Tough times for Schenectady library
Schenectady County Public Library has a new children’s wing, new director, and big problem: money. Last month, in order to get the property tax increase closer to — but still well over — the state’s 2 percent cap, the county Legislature whacked the library’s 2013 budget by $617,000, bringing it to slightly less than $4 million. Like so many other public institutions in these hard economic times, the library is going to have to make do with less — and probably can while still maintaining an excellent system.
The county Legislature has given the Board of Trustees until May 1 to come up with a plan for dealing with the reduced funds. What changes will be made in terms of programs, personnel, books and other materials, hours and branches? What streamlining, restructuring, consolidation will be done?
These will be significant, difficult decisions, but we like what the new director, Karen Bradley, brings to the task and the way she and the board are going about it.
As program director at the library, Bradley dealt with community agencies, so she is very familiar with the community, its problems and needs. She has some ideas about how different entities, such as the city school district, could partner with the library to get grants (about the only way of getting them days) and provide programs. While she speaks passionately of the library, its programs and central role in the community, she also says that she and the board are up to meeting the fiscal challenges.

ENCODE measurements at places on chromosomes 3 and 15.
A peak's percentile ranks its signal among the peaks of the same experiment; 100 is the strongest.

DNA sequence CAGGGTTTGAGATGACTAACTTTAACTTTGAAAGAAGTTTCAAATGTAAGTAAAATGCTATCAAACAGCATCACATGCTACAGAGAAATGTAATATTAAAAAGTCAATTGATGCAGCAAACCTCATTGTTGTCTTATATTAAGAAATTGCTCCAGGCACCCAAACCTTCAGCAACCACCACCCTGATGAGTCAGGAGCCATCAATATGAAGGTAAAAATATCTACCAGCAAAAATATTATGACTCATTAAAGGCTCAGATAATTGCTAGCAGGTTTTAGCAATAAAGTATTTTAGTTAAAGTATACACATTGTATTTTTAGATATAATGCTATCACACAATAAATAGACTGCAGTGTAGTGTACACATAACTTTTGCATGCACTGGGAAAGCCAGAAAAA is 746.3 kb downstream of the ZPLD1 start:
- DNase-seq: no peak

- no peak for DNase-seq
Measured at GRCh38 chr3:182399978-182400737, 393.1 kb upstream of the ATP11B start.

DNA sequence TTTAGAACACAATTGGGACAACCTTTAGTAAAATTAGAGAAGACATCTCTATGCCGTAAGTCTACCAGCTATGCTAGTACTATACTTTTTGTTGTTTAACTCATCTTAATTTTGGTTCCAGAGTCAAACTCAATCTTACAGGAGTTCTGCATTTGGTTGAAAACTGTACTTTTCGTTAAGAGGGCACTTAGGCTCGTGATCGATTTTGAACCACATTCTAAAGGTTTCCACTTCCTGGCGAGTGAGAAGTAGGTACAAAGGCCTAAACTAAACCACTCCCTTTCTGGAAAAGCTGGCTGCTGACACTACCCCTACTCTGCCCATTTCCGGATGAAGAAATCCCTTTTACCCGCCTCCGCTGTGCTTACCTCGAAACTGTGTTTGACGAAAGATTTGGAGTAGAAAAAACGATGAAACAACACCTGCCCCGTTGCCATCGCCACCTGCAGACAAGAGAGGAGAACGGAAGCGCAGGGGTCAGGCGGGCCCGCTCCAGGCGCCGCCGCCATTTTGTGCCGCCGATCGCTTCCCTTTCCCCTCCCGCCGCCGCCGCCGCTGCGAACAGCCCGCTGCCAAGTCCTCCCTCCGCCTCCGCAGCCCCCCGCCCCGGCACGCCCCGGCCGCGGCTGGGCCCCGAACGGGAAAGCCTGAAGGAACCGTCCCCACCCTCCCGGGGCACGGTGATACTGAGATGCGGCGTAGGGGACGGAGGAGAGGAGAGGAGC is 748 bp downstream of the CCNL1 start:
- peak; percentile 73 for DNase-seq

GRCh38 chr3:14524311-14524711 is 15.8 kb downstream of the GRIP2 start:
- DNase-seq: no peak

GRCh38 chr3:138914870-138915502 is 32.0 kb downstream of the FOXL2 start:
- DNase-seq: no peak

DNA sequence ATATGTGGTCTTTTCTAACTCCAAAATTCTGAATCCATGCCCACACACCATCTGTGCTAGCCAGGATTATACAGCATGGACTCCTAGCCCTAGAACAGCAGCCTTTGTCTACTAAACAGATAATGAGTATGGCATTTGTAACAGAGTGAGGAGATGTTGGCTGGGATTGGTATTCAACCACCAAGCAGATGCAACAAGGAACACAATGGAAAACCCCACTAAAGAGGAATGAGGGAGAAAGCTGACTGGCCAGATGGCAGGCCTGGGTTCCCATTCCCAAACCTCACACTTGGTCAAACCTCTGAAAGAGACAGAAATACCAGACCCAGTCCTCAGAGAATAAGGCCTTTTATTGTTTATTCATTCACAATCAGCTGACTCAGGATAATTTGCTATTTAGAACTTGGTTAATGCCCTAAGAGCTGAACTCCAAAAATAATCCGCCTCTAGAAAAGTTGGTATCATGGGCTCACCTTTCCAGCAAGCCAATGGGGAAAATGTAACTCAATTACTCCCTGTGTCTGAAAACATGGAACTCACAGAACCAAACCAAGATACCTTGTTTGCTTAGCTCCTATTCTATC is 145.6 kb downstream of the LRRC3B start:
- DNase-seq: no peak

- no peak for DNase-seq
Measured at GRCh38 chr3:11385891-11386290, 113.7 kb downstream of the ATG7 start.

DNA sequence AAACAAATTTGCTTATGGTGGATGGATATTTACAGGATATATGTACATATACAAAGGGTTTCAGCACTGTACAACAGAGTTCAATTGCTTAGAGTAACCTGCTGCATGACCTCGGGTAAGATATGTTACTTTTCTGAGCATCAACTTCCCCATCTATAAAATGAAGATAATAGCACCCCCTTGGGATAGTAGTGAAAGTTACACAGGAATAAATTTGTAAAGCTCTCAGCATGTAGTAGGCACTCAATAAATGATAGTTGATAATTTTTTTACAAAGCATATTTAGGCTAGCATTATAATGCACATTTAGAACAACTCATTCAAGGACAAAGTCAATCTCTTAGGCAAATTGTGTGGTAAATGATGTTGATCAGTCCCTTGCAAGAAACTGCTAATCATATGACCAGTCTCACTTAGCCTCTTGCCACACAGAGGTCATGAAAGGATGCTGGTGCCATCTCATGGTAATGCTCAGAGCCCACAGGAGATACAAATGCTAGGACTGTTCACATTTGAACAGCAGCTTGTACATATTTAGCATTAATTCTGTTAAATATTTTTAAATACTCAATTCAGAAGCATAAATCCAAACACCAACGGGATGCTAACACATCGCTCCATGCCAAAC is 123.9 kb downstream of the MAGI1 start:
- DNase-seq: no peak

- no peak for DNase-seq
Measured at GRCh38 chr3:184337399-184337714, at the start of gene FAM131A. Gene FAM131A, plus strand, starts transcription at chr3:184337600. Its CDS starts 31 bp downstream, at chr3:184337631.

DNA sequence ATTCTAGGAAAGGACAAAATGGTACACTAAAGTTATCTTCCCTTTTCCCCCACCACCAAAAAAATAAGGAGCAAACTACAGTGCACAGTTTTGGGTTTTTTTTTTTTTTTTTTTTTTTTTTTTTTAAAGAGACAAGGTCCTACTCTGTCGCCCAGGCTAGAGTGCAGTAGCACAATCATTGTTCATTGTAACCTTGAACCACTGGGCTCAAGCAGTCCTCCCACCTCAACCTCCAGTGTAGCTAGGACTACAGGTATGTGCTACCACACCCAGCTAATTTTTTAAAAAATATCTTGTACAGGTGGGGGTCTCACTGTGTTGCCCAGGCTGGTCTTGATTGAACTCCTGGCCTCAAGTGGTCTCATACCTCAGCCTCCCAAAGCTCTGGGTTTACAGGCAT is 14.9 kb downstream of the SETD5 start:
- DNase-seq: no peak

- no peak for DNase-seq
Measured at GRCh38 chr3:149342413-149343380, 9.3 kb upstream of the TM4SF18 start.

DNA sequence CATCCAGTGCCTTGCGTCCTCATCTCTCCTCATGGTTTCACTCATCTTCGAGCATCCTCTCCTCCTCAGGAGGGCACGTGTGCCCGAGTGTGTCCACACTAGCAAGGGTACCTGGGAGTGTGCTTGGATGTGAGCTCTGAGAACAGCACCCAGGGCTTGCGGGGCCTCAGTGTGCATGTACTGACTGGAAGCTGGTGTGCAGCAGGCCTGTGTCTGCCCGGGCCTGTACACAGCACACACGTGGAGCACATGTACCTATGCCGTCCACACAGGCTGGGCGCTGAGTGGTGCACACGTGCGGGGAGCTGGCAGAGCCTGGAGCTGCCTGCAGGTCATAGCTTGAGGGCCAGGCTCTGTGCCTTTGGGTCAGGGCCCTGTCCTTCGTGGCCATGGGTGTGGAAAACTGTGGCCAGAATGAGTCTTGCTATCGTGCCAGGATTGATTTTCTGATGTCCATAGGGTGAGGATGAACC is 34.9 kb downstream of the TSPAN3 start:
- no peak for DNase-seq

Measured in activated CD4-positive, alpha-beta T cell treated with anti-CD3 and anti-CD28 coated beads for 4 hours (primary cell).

And the board of trustees is taking a welcome approach with a monthlong survey (it began Nov. 1) to get a better picture of how — and how much — residents use the library, its programs and materials; what they consider vital and want to keep or could do without. Public input usually leads to better decisions, as does good, up-to-date information. And the board will have it, not just from the survey and community forums but from a recent assessment of operations at the branches, which went so far as to break down circulation by the hour.
That’s important, because one or more of the 10 branches may well have to close. The survey and data can show how do it with the least amount of damage.
Fortunately, there is a very strong, committed Friends of the Library group that stands ready to help, perhaps with a fund-raising campaign. And the idea of a special library district should at least be explored. If Schenectady County residents greatly value their library — and, judging by their high levels of use and affection, they do — they might be willing to tax themselves to pay for it, especially if they knew their county taxes would be reduced.
But all this shouldn’t be necessary. For all the Legislature’s complaining about Medicaid and other unfunded state mandates, which it says have forced it to blow the tax cap and make these cuts, it plans to keep spending $7 million a year to make up for losses on something that is not a mandate at all: Glendale Nursing Home. Without that, it could afford to keep full funding for the library.